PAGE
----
Under some circumstances, heterogeneity in harm from a disease, learned after a disease is contracted, can lead revenue from a treatment to exceed revenue from a preventative. Calibrations suggest that skewness in the U.S. distribution of HIV risk would lead firms to earn only half the revenue from a vaccine as from a drug. Empirical tests are consistent with the predictions of the model that vaccines are less likely to be developed for diseases with substantial disease-risk heterogeneity.
Many public-health and industry experts believe that firms earn more revenue from disease treatments, such as drugs, than preventives, such as vaccines (see, e.g., Rosenberg 1999), and that stronger government support is needed for the development of preventive health technologies. These views are especially common in the case of HIV (human immunodeficiency virus) (see, e.g., Thomas 2002), and indeed governments have established special programs to support HIV vaccine research such as the International AIDS Vaccine Initiative (IAVI).
In this paper, we argue that time-varying consumer heterogeneity can drive a wedge between relative private and social incentives to invest in preventives and treatments. We showthat heterogeneity among consumers in disease risk will limit firms’ ability to extract consumer surplus from preventives, biasing firms’ R&D incentives away from preventives toward treatments compared to a social planner’s. Heterogeneity in harm from infection, on the other hand, can lead to the opposite bias, toward preventives. The model also suggests when these biases are likely to be quantitatively important. Firms’ bias against investing in preventives will be strongest for diseases with skewed distributions of disease risk (i.e., with high risk concentrated in a small segment of the population). Common diseases cannot exhibit much skewness as a mathematical principle, so the bias toward preventives has the most scope to affect R&D incentives for relatively rare diseases with risk heterogeneity. Calibrations for HIV suggest that the rates of partner change and other risk factors are sufficiently skewed that the bias against HIV preventives may be substantial. Empirically, we find that the relative likelihood of developing treatments compared to preventives is greater for diseases with heterogeneity in disease risk.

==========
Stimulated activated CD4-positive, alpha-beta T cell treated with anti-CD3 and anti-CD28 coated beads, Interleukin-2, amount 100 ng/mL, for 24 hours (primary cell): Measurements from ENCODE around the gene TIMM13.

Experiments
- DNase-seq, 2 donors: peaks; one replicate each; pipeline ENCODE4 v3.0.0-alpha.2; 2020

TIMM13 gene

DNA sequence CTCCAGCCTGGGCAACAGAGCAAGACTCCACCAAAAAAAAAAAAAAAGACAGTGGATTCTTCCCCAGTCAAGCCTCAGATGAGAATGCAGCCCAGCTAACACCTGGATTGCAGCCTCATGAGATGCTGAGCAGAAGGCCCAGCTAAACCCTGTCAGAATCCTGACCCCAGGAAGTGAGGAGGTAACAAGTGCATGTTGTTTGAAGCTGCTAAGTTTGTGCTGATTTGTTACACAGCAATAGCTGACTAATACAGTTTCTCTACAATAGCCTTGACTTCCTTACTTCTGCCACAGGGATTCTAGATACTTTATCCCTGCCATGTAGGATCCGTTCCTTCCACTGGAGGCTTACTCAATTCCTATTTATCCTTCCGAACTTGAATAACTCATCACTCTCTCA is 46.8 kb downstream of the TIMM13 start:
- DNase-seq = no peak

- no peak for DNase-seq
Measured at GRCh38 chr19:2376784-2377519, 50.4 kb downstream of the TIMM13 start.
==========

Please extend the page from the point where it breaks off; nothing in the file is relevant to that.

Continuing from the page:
To see why heterogeneity in disease risk can lead to a bias against preventives, consider the following numerical example. Suppose a monopoly pharmaceutical manufacturer sells directly to 100 rational, riskneutral consumers, who will suffer harm quantified as $100 from contracting the disease. The firm can develop a treatment or a preventive; both are costless to manufacture, are perfectly effective, and have no side effects. Suppose first that the consumers are homogeneous, having the same 19% risk of contracting a disease. If the firm develops a treatment, it can sell to all people who contract the disease at a price (equal to the avoided harm) of $100. Expected treatment revenue is $1,900 because an expected 19 consumers contract the disease and buy the treatment. If the firmdevelops a preventive, it could sell to all 100 consumers at a price, equal to consumers’ expected harm of $19, for total revenue of $1,900. With homogeneous consumers, the firm’s expected revenue is $1,900, which represents full extraction of consumer surplus in the market, whether it sells a treatment or preventive.
Consider the same example except suppose now that consumers are heterogeneous in disease risk, with 90 having a 10% chance of contracting a disease while 10 have a 100% chance. Because the number of people expected to contract the disease is the same 19 as in the homogenous-consumer case, expected treatment revenue remains the same at $1,900. On the other hand, the firm’s revenue from a preventive falls.
The firm can either sell to the 10 high-risk consumers at their expected harm of $100, or sell to all consumers.